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At Tacoma Community College (TCC) in Washington, faculty and staff noticed a trend: fewer students were purchasing the required textbooks for classes.
Instead, students were checking out related materials from the library and trying to recreate information on their own. The students couldn’t afford the hefty textbook costs, and it was affecting classroom performance.
“It hurts their engagement in the classroom, it hurts their ability to stay in school and it leaves them at a bigger disadvantage than they are at already,” said Quill West, open educational resources (OER) project director at TCC.
The college, with the cooperation of faculty and students, made a move toward using OERs. The two-year project began in April 2012 and is supported by student technology fees. The goal was to embed OERs into the 10 classes with the highest enrollments and to save students $250,000.
A year later, 39 sections of 19 individual classes—from biology, to English, to computer courses—use digital materials rather than traditional textbooks. Faculty isn’t required to participate, but the number of teachers using OERs is growing. To date, the college has saved students $266,000.
Knocking down barriers
“OERs can really lower barriers for students, particularly at community colleges,” said Una Daly, community college outreach director for the Open Courseware Consortium, which is a collection of higher education institutions and organizations working together to create open courseware.
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It’s not just about cost, either. With OERs, there is more collaboration between students and faculty, Daly said. Teachers can modify material to meet students’ needs.
“Teachers are asking ‘How is the material working for you?’ That doesn’t usually happen with text books,” Daly said. “College students should help drive their own learning. They shouldn’t just receive and digest.”
There are multiple ways students can access material. At South Florida State College, physics and astronomy professor Erik Christensen makes textbooks available in four ways–students can view them online, download them as an e-publication, order the text directly from the publisher or print out material for a small fee.
“There are more options than with a regular book,” Christensen said.
Using OERs offers faculty more freedom, as well, Christensen added. He’s able to modify the texts he adopts from sources such as OpenStax College, an initiative out of Rice University in Texas. He can change the order of chapters, delete chapters he doesn’t need and modify text to use terminology that’s familiar to his students.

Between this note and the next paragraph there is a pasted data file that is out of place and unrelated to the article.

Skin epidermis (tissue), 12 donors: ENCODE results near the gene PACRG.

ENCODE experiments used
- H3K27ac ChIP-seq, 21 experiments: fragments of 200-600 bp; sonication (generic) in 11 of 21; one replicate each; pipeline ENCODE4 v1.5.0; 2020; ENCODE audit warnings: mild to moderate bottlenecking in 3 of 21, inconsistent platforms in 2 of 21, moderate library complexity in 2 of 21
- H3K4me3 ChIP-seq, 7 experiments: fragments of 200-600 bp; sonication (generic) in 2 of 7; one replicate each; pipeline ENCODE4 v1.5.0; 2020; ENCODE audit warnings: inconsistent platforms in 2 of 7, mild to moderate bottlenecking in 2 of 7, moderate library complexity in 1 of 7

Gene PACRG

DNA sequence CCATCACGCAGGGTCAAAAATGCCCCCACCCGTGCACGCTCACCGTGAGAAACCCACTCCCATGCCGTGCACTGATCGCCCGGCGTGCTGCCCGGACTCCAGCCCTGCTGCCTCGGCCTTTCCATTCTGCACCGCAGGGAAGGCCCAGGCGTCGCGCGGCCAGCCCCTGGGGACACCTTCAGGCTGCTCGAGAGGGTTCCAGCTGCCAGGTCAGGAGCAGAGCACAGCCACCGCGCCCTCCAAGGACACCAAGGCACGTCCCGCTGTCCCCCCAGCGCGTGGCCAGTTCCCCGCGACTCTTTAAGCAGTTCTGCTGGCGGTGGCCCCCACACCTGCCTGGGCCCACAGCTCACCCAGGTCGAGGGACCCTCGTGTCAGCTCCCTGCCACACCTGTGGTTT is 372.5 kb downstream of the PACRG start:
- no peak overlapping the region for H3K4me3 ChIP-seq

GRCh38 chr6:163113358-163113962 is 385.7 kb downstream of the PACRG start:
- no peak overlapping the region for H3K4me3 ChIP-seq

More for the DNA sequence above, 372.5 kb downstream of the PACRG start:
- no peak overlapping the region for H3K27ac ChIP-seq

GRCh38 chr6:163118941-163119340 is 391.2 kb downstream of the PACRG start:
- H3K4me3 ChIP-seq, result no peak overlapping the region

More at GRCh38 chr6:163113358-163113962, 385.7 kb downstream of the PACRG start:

“I have more authority and power over this than a regular textbook,” he said.
There is a time investment on the front end, according to Christensen, but once the text is set, “it’s less work in the long run.”
TCC students surveyed about courses with OERs said they saw “more passion in their teachers,” West said.
Adopt, adapt, create
There is plenty of material out there for instructors to adopt. Some states have even developed their own repositories. Open Course Library is managed by Washington’s State Board for Community and Technical Colleges, and Orange Grove is Florida’s digital repository for instructional resources.
Others choose to create their own material. The math department at Scottsdale Community College (SCC) in Arizona has basically become its own publishing house, said Donna Gaudet, a math instructor at the college.
“We have three active writing projects going on at all times,” Gaudet said.
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SCC has created full toolkits for students, with workbooks and worksheets, instructional videos and links to other resources for developmental math courses, such as basic arithmetic and introductory algebra. The material isn’t necessarily formatted in an striking way and it doesn’t contain colorful graphics, but “it’s the content we’re after,” according to Gaudet.
The process has department faculty members, including part-time instructors, collaborating in a way they hadn’t before. They edit together in large groups and have regular meetings about material content, which ensures that material doesn’t get stale.
SCC has licensed its material with Creative Commons, so other colleges can adopt and adapt them, as well.
Last semester, 1,000 students at SCC were surveyed about their experiences with OERs. The response was overwhelmingly positive, and students said the material supported what they were learning in the classroom. As an added benefit, using OERs has saved SCC students more than $180,000 in textbook costs.
The value of OERs
OER use is new enough that data on student performance are not readily available. Early evidence at SCC shows that students are doing just as well with digital material as with traditional textbooks. TCC has found the same thing.
TCC’s two-year OER project ends in 2014. West is looking at ways to institutionalize it and make it part of the budget. The college has become part of Project Kaleidoscope, which allows them to share the work of faculty and collaborate with other institutions, and helps the college with researching the effectiveness of its OER material.
Using OERs takes a high level of faculty commitment and support from administration, but the return on investment is high, according to Gaudet.
“If we’re saving students money and doing no harm, then that’s the track we’re going to take,” Gaudet said.
Copyright ©2014 American Association of Community Colleges